[Overdue Review]: Metro 2033by Senior Stiv
Darkness. It’s about the only thing you see as you play through Metro 2033. Nearly every aspect of this game is covered in bleak darkness.
The setting, gunplay and even some of the enemies embody the theme. Only by surviving in this post-apocalyptic world can you face the fears and trials in Metro 2033.
Originally released March 16, 2010, this post-apocalyptic bonanza is by far one of the creepiest and scariest games I’ve played in quite some time.
Based off the book by the same name, Metro 2033 brings together FPS tactics along with some intense survival horror elements. You play as Artyom, a survivor living within the subway tunnels along with the rest of humanity, who heads out on a search for an old friend.
Mutants and natural hazards plague both the metro tunnels and the surface. Surviving is all that’s left to do. And a new threat, known only as the Dark Ones, has begun to leave entire squads dying of what seems like fear.
Each Metro station acts as its own town, which the game executes beautifully. Though each area is small 4A games has managed to make each station town incredibly lively.
Post Apocalyptic Trade
Markets are abuzz with people selling pigs and hawking weapon improvements that will come in handy down the road. New items and ammo can be purchased with, that’s right: more ammo.
Military grade ammunition functions as your currency in the game world, so scavenging while you’re out in the tunnels becomes your top priority.
The tunnels and other environments outside the stations are creepy and dark bringing the grim atmosphere to life. Tunnels are rundown and strange creaks and groans can be heard as you walk down them.
Mutants roam them searching for their next meal and the occasional bandit will just try to shoot you.
Combat is terrifying and intense as aggressive mutants and human enemies attempt to kill you. Mutants crawl from the wood work and total darkness without notice making you hastily pull the trigger in fear.
You have a nice arsenal of weapons, such as a shotgun and a pneumatic gun you can use against the twisted creatures. But like many survival horror games you have to hold on to as much ammo as you can if you want to make it out alive.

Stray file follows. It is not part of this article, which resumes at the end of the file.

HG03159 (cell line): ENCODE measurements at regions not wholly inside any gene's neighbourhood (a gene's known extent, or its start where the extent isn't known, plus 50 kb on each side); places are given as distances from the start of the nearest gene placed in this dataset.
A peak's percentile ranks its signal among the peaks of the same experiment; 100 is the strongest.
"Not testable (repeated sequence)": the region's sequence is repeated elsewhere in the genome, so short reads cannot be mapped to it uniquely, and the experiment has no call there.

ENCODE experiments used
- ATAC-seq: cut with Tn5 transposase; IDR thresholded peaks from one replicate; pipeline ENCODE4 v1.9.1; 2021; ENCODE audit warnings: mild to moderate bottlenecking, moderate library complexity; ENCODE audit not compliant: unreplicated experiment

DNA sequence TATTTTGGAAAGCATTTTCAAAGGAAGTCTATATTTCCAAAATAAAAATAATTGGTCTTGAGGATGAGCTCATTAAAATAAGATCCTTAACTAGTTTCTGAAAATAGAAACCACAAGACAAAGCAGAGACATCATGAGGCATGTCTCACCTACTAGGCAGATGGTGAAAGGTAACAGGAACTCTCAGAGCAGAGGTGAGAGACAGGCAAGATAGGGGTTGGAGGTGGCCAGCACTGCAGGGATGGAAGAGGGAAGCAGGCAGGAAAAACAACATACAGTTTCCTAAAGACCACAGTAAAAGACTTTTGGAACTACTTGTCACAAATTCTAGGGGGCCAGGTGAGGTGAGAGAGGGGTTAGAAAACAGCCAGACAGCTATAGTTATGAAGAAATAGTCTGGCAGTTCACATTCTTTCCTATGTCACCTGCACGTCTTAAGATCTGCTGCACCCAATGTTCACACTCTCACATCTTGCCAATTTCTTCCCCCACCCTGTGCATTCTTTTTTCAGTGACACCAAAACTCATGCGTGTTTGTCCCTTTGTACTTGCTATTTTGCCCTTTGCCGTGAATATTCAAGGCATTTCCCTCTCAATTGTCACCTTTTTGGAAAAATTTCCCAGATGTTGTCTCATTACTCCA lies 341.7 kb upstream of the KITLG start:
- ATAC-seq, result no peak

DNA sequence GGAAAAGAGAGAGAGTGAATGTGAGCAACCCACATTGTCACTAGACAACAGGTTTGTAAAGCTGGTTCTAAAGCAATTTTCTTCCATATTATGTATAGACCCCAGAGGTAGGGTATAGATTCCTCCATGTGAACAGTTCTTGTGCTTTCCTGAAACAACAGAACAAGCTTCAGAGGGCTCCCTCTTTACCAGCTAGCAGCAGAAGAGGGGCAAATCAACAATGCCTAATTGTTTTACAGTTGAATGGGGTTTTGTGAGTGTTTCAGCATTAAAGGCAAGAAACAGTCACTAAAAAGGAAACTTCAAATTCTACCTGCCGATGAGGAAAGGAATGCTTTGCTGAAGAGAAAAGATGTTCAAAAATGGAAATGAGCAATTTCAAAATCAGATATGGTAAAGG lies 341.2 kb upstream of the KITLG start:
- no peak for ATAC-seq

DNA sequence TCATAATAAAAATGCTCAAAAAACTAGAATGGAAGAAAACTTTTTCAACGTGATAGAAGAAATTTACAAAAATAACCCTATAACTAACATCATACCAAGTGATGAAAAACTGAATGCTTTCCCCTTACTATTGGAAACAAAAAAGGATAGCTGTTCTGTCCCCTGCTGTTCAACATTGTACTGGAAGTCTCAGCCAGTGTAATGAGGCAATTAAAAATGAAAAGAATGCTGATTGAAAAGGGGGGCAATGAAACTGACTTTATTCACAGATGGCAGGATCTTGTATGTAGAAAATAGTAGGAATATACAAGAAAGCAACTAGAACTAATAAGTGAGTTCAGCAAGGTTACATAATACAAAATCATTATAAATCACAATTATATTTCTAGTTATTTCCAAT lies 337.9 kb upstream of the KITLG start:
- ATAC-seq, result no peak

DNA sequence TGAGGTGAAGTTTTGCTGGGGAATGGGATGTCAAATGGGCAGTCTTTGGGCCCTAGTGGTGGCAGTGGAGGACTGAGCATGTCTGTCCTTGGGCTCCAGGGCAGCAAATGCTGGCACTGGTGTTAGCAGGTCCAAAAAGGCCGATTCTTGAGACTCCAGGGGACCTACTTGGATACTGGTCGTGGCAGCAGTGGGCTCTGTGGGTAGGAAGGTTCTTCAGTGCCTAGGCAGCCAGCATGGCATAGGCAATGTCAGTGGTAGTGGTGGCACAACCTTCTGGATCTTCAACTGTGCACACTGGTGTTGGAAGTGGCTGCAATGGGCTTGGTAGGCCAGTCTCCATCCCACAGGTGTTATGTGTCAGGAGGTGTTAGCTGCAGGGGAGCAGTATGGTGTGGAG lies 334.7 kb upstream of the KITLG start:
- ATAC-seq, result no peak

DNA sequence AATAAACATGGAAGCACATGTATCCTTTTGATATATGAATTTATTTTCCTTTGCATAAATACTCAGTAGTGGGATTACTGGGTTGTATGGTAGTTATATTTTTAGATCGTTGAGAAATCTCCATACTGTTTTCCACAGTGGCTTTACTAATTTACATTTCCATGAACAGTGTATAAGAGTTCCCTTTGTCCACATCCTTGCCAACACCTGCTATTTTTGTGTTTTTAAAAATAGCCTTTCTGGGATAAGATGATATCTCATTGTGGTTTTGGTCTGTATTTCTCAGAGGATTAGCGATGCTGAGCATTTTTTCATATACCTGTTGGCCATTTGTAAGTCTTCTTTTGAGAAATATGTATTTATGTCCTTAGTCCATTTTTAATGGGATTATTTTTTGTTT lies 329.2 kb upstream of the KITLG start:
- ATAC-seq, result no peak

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Human encounters aren’t quite as frightening as their AI isn’t the brightest in the bunch. They will hide behind cover, but they’ll often stay behind the same spot until you pop them in the head.
Stealth is also a little off. In one instance where I had to sneak around a group of bandits, using my throwing to stab an enemy made more noise than a simple throw. While on the other extreme I walked right into an enemies line of sight and still managed not to get noticed.
Other matters of survival like dealing with the toxic air can be controlled through the use of a gas mask. Whether you’re dealing with stints of poisonous gas in the tunnels or the perpetual lack of air on the surface using the mask is crucial for survival.
Surface areas are the most intense as you need to use (or find) oxygen filters or leftover gas masks often found next to the corpses of those who attempted the same surface trek as you
The only drawback I could find were some of the broken game mechanics. The controls in combat can become a bit confusing at times forcing you to look down at your controller to make sure you’re doing the right thing. You’ll eventually find yourself getting used to them, just don’t expect stream-lined Call Of Duty controls here.
Overall, Metro 2033 is an intense and terrifying FPS. With its additional heavy layer of survival horror the game brings you into its dark, dangerous world. After this game I’m sure I’ll never want to be a part of the sewage treatment industry ever. Good luck out in the tunnels my friends.